Face east while in Bryant Park and you'll see the rear of the magnificent New York Public Library. If you think the back is impressive, then you should walk around to Fifth Avenue and see the front. You'll find two large stone lions guarding the wide steps that lead up to the great bronze doors. Inside, the books are spread out over 85 miles of shelves-many of them housed underneath Bryant Park itself.
On the west side of Fifth Avenue, between 48th and 51st Streets, are the buildings that comprise Rockefeller Plaza. Nineteen buildings make up the Plaza, almost all of which are connected by a series of underground passages. Also in the Plaza (at the corner of Sixth Avenue and 51st Street) is Radio City Music Hall, the world's largest indoor theater.
Stroll west from Fifth down the lovely promenade known as Channel Gardens to the Plaza's centerpiece, the gold-leaf statue of Prometheus that overlooks the Lower Plaza area. The Lower Plaza is given over to cafes during the summer, but come the winter months it is transformed into an ice skating rink. Every year around the holidays a gigantic live Christmas tree is stationed between Prometheus and the looming GE Building behind it.
Bustling with business people during the day, thriving with tourists and theatergoers at night, Midtown West is one area of Manhattan that barely pauses to rest. If you have an apartment in Midtown Manhattan's West Side, it is hard not to take in the lights and sounds here without feeling yourself infused with its energy.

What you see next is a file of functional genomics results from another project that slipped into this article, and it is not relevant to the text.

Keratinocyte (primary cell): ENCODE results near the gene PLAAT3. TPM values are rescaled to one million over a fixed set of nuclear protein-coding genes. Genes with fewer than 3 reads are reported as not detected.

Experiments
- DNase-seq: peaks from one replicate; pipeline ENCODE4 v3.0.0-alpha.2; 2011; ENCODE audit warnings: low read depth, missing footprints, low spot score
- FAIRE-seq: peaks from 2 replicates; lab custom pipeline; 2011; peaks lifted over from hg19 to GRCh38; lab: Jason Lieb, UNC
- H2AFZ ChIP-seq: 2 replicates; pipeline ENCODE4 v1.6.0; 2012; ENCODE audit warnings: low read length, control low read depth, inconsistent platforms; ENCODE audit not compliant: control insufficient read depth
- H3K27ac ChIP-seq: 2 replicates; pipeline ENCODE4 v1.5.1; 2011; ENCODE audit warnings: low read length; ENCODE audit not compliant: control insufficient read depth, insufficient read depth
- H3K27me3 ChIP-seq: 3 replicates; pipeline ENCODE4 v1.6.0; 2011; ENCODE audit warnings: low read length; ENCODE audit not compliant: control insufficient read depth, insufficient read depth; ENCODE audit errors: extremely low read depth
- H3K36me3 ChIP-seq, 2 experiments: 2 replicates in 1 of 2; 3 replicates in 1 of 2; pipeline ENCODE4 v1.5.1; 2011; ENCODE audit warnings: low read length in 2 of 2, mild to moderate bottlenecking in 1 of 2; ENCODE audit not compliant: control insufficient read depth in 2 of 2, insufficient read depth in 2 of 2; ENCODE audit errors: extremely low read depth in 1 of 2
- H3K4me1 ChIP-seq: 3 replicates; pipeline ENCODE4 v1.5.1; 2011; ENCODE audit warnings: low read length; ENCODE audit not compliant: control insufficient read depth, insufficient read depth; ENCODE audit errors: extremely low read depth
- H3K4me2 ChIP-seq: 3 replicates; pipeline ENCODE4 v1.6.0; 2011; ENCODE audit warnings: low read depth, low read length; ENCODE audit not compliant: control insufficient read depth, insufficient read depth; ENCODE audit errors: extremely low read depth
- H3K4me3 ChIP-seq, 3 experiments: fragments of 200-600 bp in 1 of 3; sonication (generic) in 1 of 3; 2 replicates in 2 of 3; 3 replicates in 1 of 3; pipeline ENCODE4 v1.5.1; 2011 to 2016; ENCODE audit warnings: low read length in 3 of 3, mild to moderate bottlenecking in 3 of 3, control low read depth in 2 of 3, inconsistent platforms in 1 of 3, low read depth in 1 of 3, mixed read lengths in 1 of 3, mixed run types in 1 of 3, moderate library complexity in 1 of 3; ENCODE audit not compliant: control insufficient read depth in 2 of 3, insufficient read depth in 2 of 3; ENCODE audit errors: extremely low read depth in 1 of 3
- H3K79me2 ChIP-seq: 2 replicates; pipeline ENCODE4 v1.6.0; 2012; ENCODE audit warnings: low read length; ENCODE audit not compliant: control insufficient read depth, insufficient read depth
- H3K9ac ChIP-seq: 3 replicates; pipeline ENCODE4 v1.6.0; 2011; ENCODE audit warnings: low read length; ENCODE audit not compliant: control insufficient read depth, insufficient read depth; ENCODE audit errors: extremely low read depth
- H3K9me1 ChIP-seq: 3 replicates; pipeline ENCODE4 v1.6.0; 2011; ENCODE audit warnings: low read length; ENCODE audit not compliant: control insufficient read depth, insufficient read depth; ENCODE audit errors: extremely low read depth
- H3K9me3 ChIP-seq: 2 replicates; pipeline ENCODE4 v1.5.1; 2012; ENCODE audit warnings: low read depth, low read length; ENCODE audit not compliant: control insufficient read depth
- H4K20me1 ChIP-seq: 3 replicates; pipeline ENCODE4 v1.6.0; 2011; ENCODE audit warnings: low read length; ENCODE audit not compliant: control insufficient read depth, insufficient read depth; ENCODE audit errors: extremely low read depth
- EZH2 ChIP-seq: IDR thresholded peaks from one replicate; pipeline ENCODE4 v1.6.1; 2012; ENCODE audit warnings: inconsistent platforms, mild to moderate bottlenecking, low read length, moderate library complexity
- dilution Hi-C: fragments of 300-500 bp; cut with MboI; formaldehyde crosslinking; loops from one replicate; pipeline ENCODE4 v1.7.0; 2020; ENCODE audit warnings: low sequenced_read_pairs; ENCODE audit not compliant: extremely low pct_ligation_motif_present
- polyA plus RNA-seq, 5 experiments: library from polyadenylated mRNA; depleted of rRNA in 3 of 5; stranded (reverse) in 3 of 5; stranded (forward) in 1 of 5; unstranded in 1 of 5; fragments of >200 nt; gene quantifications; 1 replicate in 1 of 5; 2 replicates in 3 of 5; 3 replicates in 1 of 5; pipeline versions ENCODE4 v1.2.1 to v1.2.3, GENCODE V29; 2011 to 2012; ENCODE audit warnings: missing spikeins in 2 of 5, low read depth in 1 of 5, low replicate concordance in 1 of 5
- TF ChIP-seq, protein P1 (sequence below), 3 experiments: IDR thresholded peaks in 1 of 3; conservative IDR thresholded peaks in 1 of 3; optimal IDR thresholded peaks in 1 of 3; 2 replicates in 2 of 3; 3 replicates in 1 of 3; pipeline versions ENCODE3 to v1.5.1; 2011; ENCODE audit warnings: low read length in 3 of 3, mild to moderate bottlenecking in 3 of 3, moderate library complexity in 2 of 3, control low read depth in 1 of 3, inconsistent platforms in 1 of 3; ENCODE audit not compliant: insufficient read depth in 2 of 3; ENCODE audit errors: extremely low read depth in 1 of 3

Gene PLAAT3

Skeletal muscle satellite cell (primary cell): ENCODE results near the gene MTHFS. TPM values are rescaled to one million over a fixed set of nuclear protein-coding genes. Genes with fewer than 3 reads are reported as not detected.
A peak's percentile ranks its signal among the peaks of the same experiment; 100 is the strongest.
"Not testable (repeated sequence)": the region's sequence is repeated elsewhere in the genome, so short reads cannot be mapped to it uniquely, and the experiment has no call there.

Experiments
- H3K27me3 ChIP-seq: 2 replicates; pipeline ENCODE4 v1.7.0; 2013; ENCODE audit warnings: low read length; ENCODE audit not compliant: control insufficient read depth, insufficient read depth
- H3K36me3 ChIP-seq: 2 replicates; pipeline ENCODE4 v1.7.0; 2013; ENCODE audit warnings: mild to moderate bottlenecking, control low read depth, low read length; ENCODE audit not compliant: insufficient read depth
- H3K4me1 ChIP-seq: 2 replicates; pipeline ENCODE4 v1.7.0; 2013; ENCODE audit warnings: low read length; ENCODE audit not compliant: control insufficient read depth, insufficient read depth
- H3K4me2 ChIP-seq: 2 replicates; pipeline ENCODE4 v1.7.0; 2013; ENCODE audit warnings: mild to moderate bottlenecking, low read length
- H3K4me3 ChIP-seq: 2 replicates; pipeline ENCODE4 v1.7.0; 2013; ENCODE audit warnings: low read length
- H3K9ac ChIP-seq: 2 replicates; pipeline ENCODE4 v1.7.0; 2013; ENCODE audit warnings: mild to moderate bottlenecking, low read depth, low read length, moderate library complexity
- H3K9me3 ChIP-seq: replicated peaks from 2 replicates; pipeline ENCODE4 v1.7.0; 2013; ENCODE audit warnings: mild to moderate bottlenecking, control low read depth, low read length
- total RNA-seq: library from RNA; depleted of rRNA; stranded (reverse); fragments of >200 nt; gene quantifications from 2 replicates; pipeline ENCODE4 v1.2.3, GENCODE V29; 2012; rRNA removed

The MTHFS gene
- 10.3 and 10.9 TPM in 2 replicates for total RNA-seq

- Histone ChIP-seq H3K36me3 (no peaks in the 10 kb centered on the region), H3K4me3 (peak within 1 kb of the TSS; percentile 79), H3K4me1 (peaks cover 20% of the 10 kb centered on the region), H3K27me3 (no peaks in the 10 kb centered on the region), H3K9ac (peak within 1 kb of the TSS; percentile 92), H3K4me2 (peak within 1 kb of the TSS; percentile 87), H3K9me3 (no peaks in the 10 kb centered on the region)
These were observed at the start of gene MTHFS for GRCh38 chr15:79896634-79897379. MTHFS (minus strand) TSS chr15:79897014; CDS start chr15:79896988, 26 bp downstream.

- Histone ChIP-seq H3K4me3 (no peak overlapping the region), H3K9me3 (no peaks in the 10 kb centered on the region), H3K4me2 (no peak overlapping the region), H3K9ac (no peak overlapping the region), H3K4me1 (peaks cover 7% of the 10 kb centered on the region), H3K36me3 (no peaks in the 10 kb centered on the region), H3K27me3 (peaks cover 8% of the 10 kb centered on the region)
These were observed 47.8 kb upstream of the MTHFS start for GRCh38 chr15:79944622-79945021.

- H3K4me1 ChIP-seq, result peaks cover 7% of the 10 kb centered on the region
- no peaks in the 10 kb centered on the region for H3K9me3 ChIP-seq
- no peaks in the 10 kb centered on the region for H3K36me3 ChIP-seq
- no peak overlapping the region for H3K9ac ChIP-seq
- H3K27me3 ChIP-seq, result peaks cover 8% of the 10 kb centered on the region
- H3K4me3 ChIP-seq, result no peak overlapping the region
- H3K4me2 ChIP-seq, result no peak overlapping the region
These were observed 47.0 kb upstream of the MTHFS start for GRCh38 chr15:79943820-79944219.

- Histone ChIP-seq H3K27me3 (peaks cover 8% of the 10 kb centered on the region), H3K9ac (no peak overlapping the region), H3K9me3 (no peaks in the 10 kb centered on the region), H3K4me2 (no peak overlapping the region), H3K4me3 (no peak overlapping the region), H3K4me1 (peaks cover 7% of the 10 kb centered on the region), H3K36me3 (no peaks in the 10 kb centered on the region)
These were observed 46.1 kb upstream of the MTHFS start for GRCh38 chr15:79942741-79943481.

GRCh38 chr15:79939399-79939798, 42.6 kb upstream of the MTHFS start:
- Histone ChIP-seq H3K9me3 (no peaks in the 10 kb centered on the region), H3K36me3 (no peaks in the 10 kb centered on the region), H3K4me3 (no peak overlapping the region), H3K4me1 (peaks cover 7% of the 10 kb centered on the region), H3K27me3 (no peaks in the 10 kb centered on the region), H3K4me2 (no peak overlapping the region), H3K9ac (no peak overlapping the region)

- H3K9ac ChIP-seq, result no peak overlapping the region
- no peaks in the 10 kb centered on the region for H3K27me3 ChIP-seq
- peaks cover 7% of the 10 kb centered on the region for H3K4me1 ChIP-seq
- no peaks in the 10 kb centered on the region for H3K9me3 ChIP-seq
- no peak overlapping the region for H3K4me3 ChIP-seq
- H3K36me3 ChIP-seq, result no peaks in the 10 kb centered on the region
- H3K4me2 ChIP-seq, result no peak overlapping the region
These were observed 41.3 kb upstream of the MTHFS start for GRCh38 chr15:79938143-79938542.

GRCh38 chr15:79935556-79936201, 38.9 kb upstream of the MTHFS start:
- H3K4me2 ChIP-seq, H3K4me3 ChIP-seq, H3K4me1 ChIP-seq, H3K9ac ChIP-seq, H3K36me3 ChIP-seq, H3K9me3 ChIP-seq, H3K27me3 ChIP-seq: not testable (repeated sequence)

Many people have heard of the Artist Formerly Known as Prince. Now you can meet Clinton, the New York Neighborhood Formerly Known as Hell's Kitchen. Actually, residents of apartments in this New York neighborhood tend to use both terms interchangeably, but there are some good reasons that many people are taking the Clinton name to heart.
At one time, the Clinton neighborhood was ruled by street gangs with an iron fist. While the power and influence of the street gangs eventually wanted, the neighborhood didn't improve once the gangs had moved on. Never a pristine neighborhood to begin with, the area descended into a veritable slum known primarily for its vast array of pornography shops.
The Worldwide Plaza was the first sign that people were once again starting to see Hell's Kitchen as a New York neighborhood into which they could invest money voluntarily. Built on a former site of Madison Square Garden, this complex takes up an entire block. Aside from providing both commercial and residential spaces, the Plaza also has a restaurant and one of the only discount movie theaters on the island.
A few blocks south of the Plaza is the famed stretch of eateries that make up New York's Restaurant Row. Because of its relative nearness to Times Square, this block is a favorite with pre- and post-theater crowds. With over twenty restaurants located here, if you can't find a cuisine that speaks to your stomach, you're probably not hungry.